12 Wallet-Friendly Tips to Prepare for the Holidays
If the most wonderful time of the year is also your most stressful, you’re not alone. A recent Harris Poll found that 43 percent of Americans feel pressured to spend more than they can afford during the holiday season.
To help you eliminate some of this stress, MoneyGeek reached out to shopping experts for a dozen ways to trim your holiday budget:
1. Buy cheap gift cards
“With these sites, you can create your own sale,” explains Trae Bodge, a smart shopping expert in the New York City area whose site TrueTrae.com provides money-saving advice. “You can buy gift cards for 2 to 30 percent off. It’s digital, so you just show the cashier your bar code and you automatically get the discount.”
Buying a gift card valued at more than you paid, then using it for purchases, also gives you more money to shop with.
2. Get cash back
According to Michelle Madhok, online shopping expert and founder of deals site SheFinds.com, there are several websites, such as Ebates.com and TopCashback.com, that give shoppers cash back when they make purchases.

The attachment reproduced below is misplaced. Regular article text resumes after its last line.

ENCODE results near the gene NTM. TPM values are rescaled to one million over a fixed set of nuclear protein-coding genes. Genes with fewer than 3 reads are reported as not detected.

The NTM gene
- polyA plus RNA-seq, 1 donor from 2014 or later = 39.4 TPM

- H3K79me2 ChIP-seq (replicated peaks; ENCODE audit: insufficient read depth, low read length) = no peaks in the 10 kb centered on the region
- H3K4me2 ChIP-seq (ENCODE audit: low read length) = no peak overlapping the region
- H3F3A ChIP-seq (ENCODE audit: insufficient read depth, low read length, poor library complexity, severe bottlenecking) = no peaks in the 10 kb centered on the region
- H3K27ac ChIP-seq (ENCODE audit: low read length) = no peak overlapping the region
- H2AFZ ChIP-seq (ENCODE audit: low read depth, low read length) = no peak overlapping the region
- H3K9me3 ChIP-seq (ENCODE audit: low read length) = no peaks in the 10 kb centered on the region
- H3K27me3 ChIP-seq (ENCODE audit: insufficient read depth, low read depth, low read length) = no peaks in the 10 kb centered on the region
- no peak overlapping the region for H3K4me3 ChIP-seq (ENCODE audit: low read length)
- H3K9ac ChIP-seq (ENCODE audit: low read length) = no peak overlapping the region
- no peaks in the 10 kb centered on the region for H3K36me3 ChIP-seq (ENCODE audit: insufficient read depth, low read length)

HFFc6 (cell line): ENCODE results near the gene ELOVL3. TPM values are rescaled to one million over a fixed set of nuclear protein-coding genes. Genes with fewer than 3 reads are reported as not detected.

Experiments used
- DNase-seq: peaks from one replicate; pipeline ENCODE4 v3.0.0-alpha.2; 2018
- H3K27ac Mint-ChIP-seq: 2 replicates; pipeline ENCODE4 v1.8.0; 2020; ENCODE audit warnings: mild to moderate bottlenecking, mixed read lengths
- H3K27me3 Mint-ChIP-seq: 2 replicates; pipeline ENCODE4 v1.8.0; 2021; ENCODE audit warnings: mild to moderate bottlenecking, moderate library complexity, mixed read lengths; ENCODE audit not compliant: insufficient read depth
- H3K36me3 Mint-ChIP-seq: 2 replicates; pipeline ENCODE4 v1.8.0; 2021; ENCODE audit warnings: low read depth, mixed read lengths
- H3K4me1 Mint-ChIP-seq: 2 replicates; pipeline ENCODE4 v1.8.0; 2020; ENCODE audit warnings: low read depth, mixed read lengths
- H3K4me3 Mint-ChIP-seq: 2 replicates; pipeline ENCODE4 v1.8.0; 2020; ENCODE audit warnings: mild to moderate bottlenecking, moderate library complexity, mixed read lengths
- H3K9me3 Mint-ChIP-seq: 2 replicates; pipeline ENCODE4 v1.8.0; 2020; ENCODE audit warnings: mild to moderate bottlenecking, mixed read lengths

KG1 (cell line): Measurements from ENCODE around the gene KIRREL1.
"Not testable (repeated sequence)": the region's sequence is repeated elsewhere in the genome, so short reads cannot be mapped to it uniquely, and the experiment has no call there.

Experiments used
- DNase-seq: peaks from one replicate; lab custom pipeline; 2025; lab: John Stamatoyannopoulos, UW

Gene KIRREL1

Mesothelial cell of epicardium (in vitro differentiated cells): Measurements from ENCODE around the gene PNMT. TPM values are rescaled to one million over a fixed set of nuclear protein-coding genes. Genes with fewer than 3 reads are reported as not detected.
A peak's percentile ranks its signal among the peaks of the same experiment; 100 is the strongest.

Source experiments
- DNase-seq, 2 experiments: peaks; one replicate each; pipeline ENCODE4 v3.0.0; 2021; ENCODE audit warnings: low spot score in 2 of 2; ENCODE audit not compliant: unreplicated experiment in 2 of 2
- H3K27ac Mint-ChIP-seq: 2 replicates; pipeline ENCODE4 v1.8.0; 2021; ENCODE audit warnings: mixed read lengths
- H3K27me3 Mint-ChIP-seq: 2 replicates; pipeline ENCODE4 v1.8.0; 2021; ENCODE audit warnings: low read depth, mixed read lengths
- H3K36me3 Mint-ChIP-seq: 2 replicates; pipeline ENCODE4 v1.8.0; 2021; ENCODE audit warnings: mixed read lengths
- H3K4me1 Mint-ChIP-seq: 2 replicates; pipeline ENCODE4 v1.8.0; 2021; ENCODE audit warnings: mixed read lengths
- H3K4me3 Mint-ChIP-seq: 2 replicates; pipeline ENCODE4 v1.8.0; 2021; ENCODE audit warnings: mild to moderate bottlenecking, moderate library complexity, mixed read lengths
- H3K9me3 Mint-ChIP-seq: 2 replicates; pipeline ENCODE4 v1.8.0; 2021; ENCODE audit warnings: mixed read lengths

“That’s on top of the store’s regular discounts,” Madhok says. “You just register with the site, say where you want the check to be sent and then shop through the site. They track where you shop.”
Ebates features a wide array of clickable store buttons for retailers like Kiehl’s, Toys “R” Us, Macy’s and more. The buttons display each store’s current discounts, as well as the percentage you receive in cash back for your purchases.
3. Add browser extensions
Sites like Ebates also offer an option to add browser extensions, so anytime you’re making online purchases the site is scanning for opportunities to give you cash back.
“I think browser extensions are really where it’s at this year,” Bodge says. “That’s where the consumer can save money with ease.”
Other sites that offer this feature include Wikibuy, an extension that unobtrusively scans the web for better deals on purchases you’re considering, then notifies you if there’s a better deal elsewhere or if you’re looking at the best price.
Still others, like Cently, offer plug-ins that notify you of available coupon and discount codes every time you’re about to make a purchase.
4. Use apps that offer deals
Bodge suggests downloading at least one coupon app to your mobile device. The Coupons App, for example, offers non-expiring deals for more than 100,000 retailers.
Other apps include Ibotta, which enables you to scan receipts for grocery purchases or get cash back, or Walmart’s app, with the Savings Catcher feature — just scan your receipt and the app crawls the web looking for better deals on those items elsewhere. If it finds them, you get the difference back in an e-gift card.
5. Subscribe to your favorite stores
Madhok recommends signing up at your favorite stores’ websites, or at the register, to receive emails. Many popular mall stores, such as Cost Plus, Old Navy and Gap, send exclusive deals this way.